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The failure of the BAE-EADS merger

, by Francesco Violi

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Last autumn witnessed the collapse of the important Paris agreement between two great European defence enterprises, BAE Systems and EADS, with their respective administrators Ian King and Tom Enders. The collapse of the negotiations was caused by the opposition of the British government to the proposal of the German negotiators to raise the share held by Berlin to 9%, exactly the same as that held by France, since this increase was a necessary condition for Germany’s approval of the joint venture. Under the terms of the merger, 60% of the new company would be in the hands of Bae Systems, while the remaining 40% would be in the hands of the Franco-German consortium EADS. The merger would have given rise to a colossal turnover of 70 billion Euros and created jobs for 220 thousand employees.


BAE is an English company based in Farnborough, active on a world-wide scale, particularly in North America through its subsidiary BAE Systems Inc. EADS (which stands for European Aeronautic Defence and Space Company, a consortium which also controls Airbus) is based in Leida, in the Netherlands; it was created by the merger of 10th July 2000 between Germany’s Daimler Chrysler Aerospace AG (DASA), France’s Aérospatiale-Matra and Spain’s Construcciones Aeronáuticas SA (CASA). Both companies develop and market civilian and military aircraft, communication systems, missiles, spacecraft, artificial satellites and network systems. The former’s core business is in the military aeronautics industry, whereas the latter operates in the civilian aeronautics market. The merger would thus have been between two great enterprises operating in two substantially different sectors. Theoretically, this would have meant the creation of a colossus operating in the full range of the aeronautics industry, although mergers of this kind, between companies which have substantially different markets, are also among the most difficult to operate effectively. In the past, however, BAE and EADS (together with Finmeccanica to a lesser degree) have set up common projects with great success, such as the consortium MBDA, up to today the biggest producer of antimissile systems in the world. This precedent led to the hope for a successful BAE-EADS venture.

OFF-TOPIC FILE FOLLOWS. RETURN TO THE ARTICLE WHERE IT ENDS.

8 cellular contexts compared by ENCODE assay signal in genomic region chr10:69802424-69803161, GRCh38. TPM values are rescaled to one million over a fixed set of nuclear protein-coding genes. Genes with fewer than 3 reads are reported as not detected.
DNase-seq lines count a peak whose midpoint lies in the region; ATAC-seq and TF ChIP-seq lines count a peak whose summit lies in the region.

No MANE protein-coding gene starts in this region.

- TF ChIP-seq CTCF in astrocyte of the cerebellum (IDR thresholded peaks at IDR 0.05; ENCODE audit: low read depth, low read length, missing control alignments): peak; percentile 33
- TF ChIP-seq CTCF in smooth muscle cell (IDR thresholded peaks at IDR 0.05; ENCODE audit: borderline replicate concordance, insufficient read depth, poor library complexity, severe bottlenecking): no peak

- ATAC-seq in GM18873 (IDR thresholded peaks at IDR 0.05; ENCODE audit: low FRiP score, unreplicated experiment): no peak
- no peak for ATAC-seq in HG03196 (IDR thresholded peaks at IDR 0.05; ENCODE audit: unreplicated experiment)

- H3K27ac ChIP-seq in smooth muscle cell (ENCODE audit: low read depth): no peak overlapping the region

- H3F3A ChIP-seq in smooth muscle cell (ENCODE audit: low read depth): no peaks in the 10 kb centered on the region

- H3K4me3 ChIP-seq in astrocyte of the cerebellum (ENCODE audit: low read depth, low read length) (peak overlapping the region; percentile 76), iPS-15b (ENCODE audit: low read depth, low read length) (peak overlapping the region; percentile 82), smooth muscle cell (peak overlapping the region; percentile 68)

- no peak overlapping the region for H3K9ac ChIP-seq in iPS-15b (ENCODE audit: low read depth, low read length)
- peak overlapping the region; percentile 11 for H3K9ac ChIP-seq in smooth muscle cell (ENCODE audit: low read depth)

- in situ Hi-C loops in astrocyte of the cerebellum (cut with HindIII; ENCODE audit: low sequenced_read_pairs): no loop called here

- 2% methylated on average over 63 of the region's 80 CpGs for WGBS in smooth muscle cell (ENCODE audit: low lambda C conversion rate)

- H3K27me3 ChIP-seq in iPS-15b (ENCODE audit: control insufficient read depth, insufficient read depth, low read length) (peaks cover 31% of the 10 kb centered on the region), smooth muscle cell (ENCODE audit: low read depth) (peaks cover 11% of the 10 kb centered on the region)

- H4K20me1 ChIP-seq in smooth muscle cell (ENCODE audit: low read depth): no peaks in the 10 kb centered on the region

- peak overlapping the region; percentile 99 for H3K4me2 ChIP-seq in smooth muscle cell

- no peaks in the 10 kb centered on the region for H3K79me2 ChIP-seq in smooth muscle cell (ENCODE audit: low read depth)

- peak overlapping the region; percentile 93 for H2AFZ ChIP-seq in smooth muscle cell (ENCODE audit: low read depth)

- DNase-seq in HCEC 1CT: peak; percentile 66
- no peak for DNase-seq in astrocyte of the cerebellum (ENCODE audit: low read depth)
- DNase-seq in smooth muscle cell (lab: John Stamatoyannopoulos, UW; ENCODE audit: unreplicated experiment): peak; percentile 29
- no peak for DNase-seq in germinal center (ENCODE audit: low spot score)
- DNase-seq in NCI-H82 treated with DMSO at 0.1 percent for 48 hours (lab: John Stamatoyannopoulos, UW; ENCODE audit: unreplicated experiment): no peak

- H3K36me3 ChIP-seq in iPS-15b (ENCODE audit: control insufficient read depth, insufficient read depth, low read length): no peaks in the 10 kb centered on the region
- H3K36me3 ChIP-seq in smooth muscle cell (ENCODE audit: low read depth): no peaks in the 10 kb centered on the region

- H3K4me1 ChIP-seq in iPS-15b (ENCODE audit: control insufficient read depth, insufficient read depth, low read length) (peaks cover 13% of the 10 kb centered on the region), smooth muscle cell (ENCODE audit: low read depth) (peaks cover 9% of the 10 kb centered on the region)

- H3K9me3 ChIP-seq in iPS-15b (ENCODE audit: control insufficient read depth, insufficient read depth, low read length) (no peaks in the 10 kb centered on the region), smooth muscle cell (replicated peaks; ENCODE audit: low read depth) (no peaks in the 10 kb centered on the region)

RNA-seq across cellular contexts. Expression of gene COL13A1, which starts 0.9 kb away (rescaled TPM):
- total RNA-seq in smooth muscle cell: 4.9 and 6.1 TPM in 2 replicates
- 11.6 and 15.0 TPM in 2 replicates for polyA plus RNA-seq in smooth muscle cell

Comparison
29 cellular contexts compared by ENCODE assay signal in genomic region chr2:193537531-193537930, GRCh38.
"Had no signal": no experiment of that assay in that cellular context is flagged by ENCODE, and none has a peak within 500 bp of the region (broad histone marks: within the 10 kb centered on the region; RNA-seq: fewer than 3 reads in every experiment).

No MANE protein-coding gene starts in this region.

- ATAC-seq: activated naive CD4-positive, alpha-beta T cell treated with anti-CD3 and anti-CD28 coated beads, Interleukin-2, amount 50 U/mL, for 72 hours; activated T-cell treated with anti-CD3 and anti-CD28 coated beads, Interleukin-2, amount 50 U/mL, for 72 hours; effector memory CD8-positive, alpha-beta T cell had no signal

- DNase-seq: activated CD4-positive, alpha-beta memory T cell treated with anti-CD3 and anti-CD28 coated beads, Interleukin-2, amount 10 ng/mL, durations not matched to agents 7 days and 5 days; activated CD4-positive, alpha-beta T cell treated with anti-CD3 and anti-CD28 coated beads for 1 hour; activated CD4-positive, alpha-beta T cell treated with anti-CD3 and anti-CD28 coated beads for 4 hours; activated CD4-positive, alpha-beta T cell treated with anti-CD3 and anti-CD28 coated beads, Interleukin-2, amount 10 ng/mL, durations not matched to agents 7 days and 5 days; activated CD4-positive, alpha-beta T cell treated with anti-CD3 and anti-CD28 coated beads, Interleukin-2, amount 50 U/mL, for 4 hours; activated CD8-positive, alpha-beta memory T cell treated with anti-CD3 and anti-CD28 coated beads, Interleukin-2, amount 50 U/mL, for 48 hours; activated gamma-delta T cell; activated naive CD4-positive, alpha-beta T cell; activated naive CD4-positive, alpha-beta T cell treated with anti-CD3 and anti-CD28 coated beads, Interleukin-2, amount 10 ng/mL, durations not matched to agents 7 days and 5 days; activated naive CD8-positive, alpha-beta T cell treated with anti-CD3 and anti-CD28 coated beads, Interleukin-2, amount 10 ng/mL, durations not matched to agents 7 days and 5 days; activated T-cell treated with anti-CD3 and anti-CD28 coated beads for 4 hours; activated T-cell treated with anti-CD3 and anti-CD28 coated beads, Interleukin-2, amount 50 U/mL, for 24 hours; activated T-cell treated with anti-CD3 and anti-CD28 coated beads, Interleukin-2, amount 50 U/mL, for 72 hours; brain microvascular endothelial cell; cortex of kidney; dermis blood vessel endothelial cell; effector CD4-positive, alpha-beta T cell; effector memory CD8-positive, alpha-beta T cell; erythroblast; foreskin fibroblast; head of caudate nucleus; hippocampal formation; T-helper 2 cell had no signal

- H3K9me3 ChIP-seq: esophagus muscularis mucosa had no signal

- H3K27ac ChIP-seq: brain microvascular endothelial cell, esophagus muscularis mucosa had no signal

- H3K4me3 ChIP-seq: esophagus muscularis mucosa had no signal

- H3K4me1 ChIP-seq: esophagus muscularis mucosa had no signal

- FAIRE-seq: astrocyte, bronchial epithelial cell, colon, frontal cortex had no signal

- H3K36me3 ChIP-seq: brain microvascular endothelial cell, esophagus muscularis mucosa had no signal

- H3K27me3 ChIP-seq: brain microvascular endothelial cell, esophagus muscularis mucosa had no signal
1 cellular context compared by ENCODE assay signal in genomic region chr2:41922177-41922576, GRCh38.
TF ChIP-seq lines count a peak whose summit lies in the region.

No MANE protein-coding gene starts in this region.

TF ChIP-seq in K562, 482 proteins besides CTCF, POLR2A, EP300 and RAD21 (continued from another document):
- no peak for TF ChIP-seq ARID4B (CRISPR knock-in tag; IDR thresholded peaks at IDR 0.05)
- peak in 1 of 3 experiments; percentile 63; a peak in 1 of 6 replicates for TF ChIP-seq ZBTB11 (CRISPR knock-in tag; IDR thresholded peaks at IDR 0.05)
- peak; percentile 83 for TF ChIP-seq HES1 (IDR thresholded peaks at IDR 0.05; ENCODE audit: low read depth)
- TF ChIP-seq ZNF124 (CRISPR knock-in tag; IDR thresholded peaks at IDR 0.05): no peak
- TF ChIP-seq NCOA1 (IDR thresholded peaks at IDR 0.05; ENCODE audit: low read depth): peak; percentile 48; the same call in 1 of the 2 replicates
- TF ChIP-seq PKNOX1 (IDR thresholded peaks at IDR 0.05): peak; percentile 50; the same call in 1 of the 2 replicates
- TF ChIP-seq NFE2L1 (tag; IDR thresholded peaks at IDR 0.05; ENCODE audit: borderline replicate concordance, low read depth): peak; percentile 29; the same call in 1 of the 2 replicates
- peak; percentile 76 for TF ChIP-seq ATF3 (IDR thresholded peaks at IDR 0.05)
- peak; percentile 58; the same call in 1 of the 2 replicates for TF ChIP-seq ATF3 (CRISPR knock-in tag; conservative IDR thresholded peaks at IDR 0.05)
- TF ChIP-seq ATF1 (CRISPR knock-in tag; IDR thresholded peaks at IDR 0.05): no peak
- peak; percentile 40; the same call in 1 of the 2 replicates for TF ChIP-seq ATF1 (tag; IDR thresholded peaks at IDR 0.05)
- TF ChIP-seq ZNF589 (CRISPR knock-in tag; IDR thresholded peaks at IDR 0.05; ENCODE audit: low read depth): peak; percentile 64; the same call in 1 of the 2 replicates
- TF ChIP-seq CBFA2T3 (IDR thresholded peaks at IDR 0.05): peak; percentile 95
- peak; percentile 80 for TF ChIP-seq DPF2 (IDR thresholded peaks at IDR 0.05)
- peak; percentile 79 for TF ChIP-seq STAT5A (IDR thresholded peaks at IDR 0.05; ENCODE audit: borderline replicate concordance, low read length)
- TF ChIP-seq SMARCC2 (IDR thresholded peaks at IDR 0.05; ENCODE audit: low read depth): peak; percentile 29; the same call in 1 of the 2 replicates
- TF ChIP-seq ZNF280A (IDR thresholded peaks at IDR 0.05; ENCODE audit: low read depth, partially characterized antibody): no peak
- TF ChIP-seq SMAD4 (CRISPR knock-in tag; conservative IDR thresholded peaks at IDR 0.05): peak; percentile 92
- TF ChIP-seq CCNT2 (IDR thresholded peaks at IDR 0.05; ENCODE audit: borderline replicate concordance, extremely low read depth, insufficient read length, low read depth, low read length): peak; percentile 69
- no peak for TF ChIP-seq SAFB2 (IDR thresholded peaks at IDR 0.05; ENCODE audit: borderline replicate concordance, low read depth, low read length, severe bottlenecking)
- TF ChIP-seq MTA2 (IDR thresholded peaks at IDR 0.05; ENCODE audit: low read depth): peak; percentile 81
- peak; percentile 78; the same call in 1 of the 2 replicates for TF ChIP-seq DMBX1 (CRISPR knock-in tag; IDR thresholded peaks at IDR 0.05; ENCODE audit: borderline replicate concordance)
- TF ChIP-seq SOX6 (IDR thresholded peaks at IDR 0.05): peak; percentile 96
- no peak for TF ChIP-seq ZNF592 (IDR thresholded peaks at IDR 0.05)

The venture had raised some limited concerns among the main competitors of BAE and EADS, i.e. Lockheed Martin and Boeing, so that several exponents of American defence had declared that in case of a merger, BAE Systems would have had to sell many of its assets in the United States . Various doubts had also emerged on this side of the Atlantic. In London and Paris as well as in Berlin many people were against the venture. In all cases the main concern was the marginalization of the respective governmental/national interests within the new company.